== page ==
This legislation signaled a significant shift in the government’s working relationship with the native peoples – Congress now considered the Native Americans, not as nations outside of its jurisdiction, but as wards of the government. By making Native Americans wards of the “” government, Congress presumed that it would be better to make the policy of assimilation a widely acknowledged part of the cultural mainstream of America.

     

    More On American Indian History


    Many U.S. government representatives considered assimilation as the most practical remedy for what they deemed “the Indian problem,” and the sole permanent method of protecting U.S. interests in the West and the survival of the American Indians. In order to accomplish this, the government urged Native Americans to relocate out of their established dwellings, move into wooden homes and turn into farmers.

    The federal government passed laws that pressed Native Americans to reject their established appearance and way of life. Some laws banned traditional spiritual practices while others ordered Indian males to cut their long locks. Agents on more than two-thirds of American Indian reservations organized courts to implement federal polices that often banned traditional cultural and religious practices.

    To boost the assimilation process, the government set up Indian schools that tried to quickly and forcefully Americanize Indian youth. According to the founder of the Carlisle Indian School in Pennsylvania, the schools were developed to “kill the Indian and save the man.” In order to make this happen goal, the schools forced pupils to speak only English, wear proper American clothing and to replace their Indian names with more “American” ones. These new policies helped bring Native Americans closer to the end of their original tribal identity and the beginning of their life as citizens under the full control of the U.S. authorities.

     

    Native American Treaties with the United States


    In 1887, Congress handed down the General Allotment Act, the most important element of the U.S. government’s assimilation platform, which was designed to “civilize” American Indians by teaching them to be farmers. In order to make this happen, Congress needed to create private ownership of Indian land by splitting up reservations, which were collectively owned, and offering each family their own block of land.

    In addition to this, by pushing the Native Americans onto small plots, western developers and settlers could purchase the remaining acreage. The General Allotment Act, referred to as the Dawes Act, required that the Indian lands be surveyed and each family be provided with an allotment of between 80 and 160 acres, while unmarried adults were given between 40 to 80 acres; the residual territory was to be sold. Congress wished that the Dawes Act would breakup Indian tribes and inspire individual enterprise, while lowering the cost of Indian administration and providing prime property to be purchased by white settlers.

     

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    The Dawes Act turned out to be disastrous for the American Indians; over the next decades they existed under policies that outlawed their traditional way of living and yet did not provide the necessary resources to support their businesses and households. Dividing the reservations into small parcels of land brought about the significant decrease of Indian-owned property. Within thirty years, the people had lost in excess of two-thirds of the region that they had controlled before the Dawes Act was passed in 1887; the majority of the remaining land was sold to white settlers.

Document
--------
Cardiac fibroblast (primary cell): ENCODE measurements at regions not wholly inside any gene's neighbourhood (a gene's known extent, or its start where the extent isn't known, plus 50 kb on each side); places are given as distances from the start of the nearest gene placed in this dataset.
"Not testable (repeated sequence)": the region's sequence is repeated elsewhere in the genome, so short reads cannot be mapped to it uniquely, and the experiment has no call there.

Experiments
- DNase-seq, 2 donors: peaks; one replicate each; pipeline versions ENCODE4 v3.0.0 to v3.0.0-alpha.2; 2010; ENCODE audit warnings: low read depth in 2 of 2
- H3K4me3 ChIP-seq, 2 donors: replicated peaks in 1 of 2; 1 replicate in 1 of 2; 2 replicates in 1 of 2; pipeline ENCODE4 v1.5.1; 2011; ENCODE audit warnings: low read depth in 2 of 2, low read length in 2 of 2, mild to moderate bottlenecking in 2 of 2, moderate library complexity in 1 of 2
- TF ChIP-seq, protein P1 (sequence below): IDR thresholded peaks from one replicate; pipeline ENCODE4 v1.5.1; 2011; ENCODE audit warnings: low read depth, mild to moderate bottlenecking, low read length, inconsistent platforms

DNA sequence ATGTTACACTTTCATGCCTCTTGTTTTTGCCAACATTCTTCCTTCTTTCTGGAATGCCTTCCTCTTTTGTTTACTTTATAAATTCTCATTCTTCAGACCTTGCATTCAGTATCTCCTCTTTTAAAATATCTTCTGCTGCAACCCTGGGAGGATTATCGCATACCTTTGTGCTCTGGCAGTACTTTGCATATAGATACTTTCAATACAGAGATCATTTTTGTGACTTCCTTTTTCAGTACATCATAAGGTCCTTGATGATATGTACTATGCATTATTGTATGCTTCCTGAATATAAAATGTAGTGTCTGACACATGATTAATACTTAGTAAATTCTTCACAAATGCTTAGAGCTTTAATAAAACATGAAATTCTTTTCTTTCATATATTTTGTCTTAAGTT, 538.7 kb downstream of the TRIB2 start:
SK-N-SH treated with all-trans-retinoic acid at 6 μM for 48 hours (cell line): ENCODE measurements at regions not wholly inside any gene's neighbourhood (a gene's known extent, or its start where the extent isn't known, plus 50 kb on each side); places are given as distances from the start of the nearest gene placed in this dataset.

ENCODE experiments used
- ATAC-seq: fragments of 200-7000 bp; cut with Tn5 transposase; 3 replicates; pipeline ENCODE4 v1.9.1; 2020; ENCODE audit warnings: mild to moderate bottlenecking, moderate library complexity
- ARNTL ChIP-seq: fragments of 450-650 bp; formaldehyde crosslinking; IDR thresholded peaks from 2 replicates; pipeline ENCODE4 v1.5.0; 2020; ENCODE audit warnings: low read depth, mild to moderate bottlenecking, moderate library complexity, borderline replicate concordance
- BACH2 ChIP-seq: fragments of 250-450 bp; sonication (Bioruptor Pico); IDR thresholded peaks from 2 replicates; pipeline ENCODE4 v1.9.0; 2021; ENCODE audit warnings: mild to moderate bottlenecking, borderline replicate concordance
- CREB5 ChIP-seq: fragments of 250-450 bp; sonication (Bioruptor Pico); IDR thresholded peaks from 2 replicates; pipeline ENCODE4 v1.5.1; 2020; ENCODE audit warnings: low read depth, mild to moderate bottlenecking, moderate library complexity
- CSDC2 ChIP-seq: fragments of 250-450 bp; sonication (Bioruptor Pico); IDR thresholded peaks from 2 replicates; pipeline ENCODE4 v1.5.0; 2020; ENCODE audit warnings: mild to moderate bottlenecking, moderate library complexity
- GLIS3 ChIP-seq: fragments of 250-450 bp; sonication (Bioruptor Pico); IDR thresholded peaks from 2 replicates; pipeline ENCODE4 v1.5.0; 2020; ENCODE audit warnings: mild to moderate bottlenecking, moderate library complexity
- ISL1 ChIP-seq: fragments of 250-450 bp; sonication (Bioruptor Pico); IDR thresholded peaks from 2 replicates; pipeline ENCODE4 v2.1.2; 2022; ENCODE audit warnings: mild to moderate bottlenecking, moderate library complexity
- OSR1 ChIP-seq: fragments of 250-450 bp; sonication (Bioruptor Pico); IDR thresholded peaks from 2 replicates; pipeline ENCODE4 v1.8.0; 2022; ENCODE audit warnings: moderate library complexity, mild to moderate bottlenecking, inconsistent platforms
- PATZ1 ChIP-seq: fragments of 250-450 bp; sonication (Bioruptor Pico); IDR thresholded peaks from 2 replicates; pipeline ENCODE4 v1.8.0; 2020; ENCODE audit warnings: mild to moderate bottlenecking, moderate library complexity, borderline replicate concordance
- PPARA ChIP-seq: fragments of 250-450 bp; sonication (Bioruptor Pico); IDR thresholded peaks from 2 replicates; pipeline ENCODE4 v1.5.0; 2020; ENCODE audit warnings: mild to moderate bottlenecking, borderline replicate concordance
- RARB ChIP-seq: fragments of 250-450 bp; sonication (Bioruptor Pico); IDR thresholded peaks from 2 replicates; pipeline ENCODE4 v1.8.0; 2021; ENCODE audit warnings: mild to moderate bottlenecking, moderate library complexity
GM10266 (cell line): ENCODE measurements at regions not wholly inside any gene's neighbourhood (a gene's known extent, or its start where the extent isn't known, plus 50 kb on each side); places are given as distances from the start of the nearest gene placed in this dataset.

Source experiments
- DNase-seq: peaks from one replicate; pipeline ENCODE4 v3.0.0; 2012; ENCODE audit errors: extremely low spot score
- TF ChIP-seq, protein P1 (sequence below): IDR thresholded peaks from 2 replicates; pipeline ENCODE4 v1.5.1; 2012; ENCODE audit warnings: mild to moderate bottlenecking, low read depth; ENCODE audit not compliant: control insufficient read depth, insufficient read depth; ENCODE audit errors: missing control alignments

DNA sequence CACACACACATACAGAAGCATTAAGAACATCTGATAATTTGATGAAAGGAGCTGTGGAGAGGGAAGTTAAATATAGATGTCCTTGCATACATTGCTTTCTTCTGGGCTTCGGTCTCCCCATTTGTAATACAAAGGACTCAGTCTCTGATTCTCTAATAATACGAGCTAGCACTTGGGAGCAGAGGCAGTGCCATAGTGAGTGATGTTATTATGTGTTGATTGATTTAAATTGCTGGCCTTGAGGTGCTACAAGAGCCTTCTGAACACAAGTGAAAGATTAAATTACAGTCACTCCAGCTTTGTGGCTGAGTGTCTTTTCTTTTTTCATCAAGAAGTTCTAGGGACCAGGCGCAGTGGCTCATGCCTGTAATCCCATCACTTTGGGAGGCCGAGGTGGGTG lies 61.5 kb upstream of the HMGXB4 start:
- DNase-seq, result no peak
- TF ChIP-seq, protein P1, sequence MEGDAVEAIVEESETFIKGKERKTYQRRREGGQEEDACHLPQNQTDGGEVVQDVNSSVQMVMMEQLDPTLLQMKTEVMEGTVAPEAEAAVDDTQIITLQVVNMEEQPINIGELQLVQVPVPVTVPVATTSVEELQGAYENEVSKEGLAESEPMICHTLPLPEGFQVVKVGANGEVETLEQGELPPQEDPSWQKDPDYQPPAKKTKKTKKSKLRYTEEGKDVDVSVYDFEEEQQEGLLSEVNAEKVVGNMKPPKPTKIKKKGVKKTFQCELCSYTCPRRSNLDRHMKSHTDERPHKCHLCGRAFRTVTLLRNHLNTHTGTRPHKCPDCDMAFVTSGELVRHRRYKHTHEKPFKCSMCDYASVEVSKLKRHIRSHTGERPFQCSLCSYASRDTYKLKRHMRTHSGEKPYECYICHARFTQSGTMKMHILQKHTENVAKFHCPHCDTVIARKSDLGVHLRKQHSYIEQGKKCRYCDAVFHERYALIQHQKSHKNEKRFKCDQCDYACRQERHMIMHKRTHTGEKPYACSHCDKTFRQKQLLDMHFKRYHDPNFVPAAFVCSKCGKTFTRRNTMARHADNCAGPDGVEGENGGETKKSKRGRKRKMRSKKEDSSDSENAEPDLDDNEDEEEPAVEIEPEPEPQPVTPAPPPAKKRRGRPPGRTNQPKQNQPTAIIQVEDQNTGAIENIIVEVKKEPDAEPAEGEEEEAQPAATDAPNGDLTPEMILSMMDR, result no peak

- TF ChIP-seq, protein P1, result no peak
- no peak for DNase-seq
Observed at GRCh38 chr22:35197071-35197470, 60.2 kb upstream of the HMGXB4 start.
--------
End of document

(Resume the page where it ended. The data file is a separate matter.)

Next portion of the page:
Commonly, Native Americans were cheated out of their allotments or were forced to sell their property in order to pay bills and feed their own families. Because of that, the Indians were not “Americanized” and were routinely unable to become self-supporting farmers or ranchers, like the creators of the policy had desired. Further, it generated anger among Indians for the U.S. government, as the allotment practice sometimes ruined land that was the spiritual and societal centre of their activities.

     

    Native American Culture


    Between 1850 and 1900, life for Native Americans changed radically. Through U.S. government regulations, American Indians were forced from their homes as their native lands were parceled out. The Plains, which they had previously roamed without limits, were now filled with white settlers.

     

    The Upshot of the Indian Wars


    Over the years the Indians ended up defrauded out of their property, food and way of life, as the federal government’s Indian regulations forced them on to reservations and attempted to “Americanize” them. Many American Indian bands didn’t make it through relocation, cultural destruction and military defeat; by 1890 the Native American population was lowered to fewer than 250,000 persons. Thanks to decades of discriminatory and corrupt policies instituted by the United States authorities between 1850 and 1900, life for the American Indians was changed permanently.